Monday, June 1, 2015
Accomplishing The Unlikely
Lemon verbena has been with us for many years. Fresh finely chopped leaves sprinkled over fruit salad creates a flavor that defies description. What it does to watermelon is truly wondrous. Native to western South America, it grows into a eight foot tall bush that must be an impressive sight. In climate zones numbered above 8 it is a perennial shrub. Here in zone 4 it is marketed as an annual. Difficult to find at local nurseries, we try to keep it alive year round.
The first obstacle that must be conquered is the speed with which its leaves droop and drop off when the plant is unearthed preparatory to potting it up. No amount of water will coax the leaves away from their pout. If the plant is placed in constant shade and watered liberally for days, some leaves may remain when the plant is moved indoors.
Once inside lemon verbena serves as a white fly magnet. Sticky traps catch and hold them by the hundreds but survivors do serious damage to already struggling leaves. We flood the potted plants twice each week. Plastic dishpans contain the overflow. A great deal of luck combined with generous amounts of water sometimes carry living plants through to spring. This year all three plants survived.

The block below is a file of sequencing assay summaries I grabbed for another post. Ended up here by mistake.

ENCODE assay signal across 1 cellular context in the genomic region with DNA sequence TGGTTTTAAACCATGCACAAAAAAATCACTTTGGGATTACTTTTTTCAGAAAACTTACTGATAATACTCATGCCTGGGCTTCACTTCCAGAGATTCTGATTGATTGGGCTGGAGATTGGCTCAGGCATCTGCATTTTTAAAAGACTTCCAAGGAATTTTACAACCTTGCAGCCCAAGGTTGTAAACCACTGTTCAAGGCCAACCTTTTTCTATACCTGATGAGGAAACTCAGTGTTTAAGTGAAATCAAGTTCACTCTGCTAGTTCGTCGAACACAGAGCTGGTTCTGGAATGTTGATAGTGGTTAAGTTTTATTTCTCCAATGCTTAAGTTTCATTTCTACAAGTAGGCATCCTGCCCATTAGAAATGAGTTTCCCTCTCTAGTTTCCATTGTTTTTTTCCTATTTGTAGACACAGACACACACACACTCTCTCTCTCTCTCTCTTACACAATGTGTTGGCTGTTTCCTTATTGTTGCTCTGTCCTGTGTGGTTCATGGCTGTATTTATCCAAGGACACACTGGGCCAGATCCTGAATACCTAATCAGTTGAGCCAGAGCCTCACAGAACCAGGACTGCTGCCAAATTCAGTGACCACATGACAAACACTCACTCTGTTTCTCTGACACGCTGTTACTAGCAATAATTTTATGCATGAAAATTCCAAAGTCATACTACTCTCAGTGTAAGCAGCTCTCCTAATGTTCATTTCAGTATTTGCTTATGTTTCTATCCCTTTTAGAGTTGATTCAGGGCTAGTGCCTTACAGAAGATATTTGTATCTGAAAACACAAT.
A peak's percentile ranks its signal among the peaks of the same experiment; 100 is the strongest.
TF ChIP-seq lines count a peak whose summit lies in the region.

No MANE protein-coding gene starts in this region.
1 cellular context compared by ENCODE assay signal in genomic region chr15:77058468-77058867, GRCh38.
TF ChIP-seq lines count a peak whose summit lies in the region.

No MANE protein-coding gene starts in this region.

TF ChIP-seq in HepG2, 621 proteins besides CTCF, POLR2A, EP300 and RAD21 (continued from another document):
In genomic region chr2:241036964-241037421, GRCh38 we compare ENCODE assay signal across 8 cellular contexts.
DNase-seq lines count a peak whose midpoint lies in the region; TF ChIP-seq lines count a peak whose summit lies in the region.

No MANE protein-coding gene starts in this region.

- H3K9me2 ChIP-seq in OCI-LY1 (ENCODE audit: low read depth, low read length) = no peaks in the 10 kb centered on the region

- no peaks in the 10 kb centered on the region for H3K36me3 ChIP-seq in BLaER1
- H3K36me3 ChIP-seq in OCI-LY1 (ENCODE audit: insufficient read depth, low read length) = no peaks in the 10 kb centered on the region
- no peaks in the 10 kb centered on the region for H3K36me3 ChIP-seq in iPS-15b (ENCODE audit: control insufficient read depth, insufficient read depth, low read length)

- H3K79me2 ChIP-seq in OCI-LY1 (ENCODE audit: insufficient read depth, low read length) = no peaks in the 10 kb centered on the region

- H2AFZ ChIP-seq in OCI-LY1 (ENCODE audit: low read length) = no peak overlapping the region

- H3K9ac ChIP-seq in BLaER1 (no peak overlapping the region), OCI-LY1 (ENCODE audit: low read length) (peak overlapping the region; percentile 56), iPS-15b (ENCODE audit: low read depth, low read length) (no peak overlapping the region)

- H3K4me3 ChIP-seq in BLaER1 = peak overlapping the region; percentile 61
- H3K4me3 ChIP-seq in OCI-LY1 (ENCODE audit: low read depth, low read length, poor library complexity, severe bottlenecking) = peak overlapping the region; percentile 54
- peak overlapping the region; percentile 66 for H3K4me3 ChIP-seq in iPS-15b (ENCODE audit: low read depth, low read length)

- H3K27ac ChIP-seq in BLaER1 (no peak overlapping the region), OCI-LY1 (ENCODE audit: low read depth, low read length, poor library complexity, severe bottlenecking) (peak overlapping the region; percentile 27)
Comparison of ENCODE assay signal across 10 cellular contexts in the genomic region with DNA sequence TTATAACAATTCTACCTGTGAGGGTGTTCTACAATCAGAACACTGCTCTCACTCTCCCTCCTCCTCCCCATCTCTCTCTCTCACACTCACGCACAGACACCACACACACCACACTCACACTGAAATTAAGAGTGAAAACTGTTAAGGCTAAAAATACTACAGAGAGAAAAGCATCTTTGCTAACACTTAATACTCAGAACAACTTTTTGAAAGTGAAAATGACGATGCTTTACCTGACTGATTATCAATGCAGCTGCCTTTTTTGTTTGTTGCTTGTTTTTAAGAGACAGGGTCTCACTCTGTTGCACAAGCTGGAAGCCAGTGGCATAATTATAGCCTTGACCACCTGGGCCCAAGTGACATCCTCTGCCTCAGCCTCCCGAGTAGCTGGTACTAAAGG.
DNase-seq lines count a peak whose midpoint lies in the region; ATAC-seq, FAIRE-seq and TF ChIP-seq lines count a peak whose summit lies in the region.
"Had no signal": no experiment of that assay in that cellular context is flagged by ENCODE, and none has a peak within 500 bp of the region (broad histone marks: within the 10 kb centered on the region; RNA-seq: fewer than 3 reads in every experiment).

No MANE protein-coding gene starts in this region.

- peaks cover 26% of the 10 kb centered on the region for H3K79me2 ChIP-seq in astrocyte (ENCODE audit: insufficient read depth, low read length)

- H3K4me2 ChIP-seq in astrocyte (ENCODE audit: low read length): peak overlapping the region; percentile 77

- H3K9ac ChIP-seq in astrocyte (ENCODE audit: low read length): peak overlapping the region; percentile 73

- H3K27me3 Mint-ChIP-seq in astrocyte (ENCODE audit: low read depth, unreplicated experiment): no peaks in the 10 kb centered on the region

These three plants have been basking in warm sunlight for weeks. Perched on the stone wall near the basement door, the plants are carried indoors when nighttime cold threatens. Few leaves remained when the plants were first moved outside. Visible new shoots and bright green leaves are all new growth. These plants have lived to enjoy another summer in the sun. That will be the end of the road for them as they will grow to a large size that will make potting them up impossible.
Heel cuttings taken when the new branches first appeared seem to be well on their way. Our cutting soil mix includes a generous amount of fine white builders sand as well as peat moss and some of our compost. This is our first year using Richters rooting compound. So far all of the cuttings have rooted. Initial high moisture is maintained by dropping a bottomless juice jar down over the plants. A pot saucer holds enough water to supply ample moisture from the bottom. These plants appear ready for a move into a larger pot filled with regular garden soil. A few weeks later they will be set out in the garden. At summer's end, a move into large pots will ready them for a winter spent in a sunny basement window. This entire process is repeated every year, so far we find lemon verbena well worth the effort!